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Latin American countries in 2019: the weak link? 1/8/2019

Since several years, economic growth in Latin America is lagging behind. Do the recovery in Brazil and new governments in Mexico and Brazil will change the game in 2019. Nothing sure yet.

TRANSCRIPT // Latin American countries in 2019: the weak link? : January 2019

FOCUS

 

François Doux: Focus on Latin America There is a new political landscape in several countries following last year’s presidential elections in Mexico and Brazil. This year, it’s Argentina’s turn.

François Faure, hello.

 

François Faure: Hello.

 

François Doux: First question: what is the economic situation in Latin America in early 2019?

 

François Faure: It’s relatively difficult, because like many emerging countries, the region is suffering from the strong dollar, falling commodity prices – particularly metals and oil – but also from the current and future tightening of US monetary policy. As regards Latin America in particular, we are seeing a downturn that started around three months ago and which is being confirmed in the surveys, except perhaps in Brazil where things are a little better.

 

François Doux: As regards international trade, how will these countries be affected?

 

François Faure: They will be affected mainly by the Chinese economic situation. China is a major market for many countries in the region: 20% of exports for Peru and Brazil export and in Chile the figure is 25%.

 

François Doux: So how will these countries be affected by the tougher international trade terms imposed by the USA?

 

François Faure: In two ways. Firstly, Mexico is a special case: its new agreement with the USA and Canada should be ratified by the countries’ parliaments. It’s still very hard to say whether this will hurt Mexico and in particular its auto sector, because the agreement is expected to cause a redistribution of production sites, which could depress Mexican production.

On the other hand, there are China’s retaliatory measures against US agricultural products which, if they are maintained, could benefit Brazilian and Argentine grain producers.

 

François Doux: What about the tightening in external financial conditions?

 

François Faure: Conditions have become much tighter, mainly for Argentina. For the region’s other countries, it hasn’t been as bad. However, the IMF’s simulations in October 2018 showed that the impact on growth could be significant for all countries. Between 0.5 and 1 point of GDP depending on the country in the next year.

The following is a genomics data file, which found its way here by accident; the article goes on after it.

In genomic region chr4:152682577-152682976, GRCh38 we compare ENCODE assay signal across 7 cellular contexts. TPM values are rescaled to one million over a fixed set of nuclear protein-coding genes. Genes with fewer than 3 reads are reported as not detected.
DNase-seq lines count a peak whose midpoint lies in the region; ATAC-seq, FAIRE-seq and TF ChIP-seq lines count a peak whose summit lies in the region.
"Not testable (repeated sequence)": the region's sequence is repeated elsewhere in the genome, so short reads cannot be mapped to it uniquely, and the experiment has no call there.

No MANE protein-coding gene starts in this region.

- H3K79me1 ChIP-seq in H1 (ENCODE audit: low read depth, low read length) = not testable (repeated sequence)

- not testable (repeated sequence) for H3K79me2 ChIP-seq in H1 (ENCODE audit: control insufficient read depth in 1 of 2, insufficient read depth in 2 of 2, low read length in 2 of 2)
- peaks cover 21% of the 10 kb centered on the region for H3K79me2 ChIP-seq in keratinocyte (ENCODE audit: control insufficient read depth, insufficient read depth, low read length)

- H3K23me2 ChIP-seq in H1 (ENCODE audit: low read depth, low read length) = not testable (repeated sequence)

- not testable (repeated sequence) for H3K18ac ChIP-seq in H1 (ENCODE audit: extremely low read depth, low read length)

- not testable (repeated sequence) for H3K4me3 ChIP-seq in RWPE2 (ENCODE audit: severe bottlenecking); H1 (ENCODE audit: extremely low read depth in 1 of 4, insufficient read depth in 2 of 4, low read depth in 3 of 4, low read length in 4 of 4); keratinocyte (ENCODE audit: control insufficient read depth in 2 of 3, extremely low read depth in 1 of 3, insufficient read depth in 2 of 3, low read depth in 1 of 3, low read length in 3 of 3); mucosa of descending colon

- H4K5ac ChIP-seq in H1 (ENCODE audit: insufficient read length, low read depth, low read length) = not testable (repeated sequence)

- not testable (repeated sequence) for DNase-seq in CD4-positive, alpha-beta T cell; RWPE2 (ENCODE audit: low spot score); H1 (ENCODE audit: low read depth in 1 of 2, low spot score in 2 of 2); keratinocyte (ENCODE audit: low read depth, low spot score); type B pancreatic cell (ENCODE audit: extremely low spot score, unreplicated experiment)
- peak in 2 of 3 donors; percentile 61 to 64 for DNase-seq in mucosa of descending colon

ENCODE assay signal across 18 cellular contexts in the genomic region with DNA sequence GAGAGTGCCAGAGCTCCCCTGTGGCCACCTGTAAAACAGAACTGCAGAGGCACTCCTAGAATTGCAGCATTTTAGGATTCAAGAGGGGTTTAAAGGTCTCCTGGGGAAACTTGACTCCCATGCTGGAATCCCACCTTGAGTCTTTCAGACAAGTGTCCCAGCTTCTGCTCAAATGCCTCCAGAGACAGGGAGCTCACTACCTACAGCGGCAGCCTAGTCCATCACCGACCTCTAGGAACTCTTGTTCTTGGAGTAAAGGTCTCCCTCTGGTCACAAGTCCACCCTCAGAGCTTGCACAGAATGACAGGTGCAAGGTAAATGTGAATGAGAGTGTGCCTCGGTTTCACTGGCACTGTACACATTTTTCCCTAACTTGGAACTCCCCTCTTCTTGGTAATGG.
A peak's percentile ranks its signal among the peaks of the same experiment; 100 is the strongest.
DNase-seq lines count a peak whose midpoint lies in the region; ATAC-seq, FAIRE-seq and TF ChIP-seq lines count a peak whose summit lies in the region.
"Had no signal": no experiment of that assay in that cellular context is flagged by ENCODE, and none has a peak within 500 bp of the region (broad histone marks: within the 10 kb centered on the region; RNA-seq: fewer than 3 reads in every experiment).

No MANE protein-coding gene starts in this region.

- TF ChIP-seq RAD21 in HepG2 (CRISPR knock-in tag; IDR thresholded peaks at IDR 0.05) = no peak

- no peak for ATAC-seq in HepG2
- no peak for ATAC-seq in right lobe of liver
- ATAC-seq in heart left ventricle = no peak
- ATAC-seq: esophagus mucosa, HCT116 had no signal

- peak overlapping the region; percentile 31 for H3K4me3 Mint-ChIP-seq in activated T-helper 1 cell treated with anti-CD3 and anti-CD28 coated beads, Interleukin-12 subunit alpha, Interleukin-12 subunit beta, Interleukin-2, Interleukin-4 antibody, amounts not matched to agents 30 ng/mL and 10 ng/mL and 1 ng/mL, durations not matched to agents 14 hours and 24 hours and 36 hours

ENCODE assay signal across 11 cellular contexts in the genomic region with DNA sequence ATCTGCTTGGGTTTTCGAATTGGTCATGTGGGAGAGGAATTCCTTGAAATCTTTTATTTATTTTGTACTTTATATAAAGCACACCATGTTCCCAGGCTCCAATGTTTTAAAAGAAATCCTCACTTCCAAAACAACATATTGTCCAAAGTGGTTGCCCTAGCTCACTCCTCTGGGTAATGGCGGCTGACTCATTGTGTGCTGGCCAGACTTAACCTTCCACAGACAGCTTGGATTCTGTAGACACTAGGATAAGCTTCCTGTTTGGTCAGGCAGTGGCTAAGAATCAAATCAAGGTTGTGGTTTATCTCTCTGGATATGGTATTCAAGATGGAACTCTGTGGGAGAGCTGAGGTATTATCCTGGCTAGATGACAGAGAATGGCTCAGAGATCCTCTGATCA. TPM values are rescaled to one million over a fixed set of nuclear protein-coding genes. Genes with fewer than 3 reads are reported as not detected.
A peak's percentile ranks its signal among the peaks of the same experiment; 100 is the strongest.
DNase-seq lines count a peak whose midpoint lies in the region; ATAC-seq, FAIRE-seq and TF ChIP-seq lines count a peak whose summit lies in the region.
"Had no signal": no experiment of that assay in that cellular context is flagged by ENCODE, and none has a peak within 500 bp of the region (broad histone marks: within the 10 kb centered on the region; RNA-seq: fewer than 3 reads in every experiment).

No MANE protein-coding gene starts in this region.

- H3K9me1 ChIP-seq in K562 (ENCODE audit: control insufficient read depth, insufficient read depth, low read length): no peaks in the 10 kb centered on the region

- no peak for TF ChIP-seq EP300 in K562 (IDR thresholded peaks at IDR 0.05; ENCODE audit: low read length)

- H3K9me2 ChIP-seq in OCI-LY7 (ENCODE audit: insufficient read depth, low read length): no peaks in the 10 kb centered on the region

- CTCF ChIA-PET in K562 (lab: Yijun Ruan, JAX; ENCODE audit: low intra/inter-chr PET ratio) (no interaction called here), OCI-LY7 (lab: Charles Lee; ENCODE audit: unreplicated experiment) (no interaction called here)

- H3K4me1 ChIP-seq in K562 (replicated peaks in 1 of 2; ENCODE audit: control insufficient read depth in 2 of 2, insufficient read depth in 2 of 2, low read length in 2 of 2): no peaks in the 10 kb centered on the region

François Doux: The external environment, as we know, is less supportive. So will the two incoming presidents, Messrs Bolsonaro in Brazil and Obrador in Mexico, have any room for manoeuvre in terms of monetary and fiscal policy to counteract it?

 

François Faure: Overall, the answer is no. I think that monetary and fiscal policies will remain, if not tight then at least very cautious, to maintain broad macroeconomic balances. However, we can nuance that in terms of monetary policy in Brazil and fiscal policy in Mexico. In Brazil, monetary policy has been loosened because of the fall in inflation. And if President Bolsonaro manages to push through his famous pension reform, monetary policy could be loosened a little more.

 

François Doux: In Mexico, President Obrador has detailed around 100 measures. Have they clarified the fiscal policy situation at all?

 

François Faure: Fiscal policy is likely to be a little more expansionary because there are lots of measures to support the incomes of Mexico’s poorest people. Retired people will see a sharp rise in their pensions. An increase in the minimum wage is also planned and grants will be distributed more widely to students. This will automatically boost demand and therefore growth in the short term. In the medium term, the reform of the energy sector is likely to be the most important one, because oil production has fallen sharply in the last few years. We are expecting a pretty large investment plan, which would increase the growth potential of not just for the energy sector but for the whole economy.

 

François Doux: So we should keep an eye on the Mexican economy in 2019 but also the Brazilian economy and, of course the elections in Argentina.

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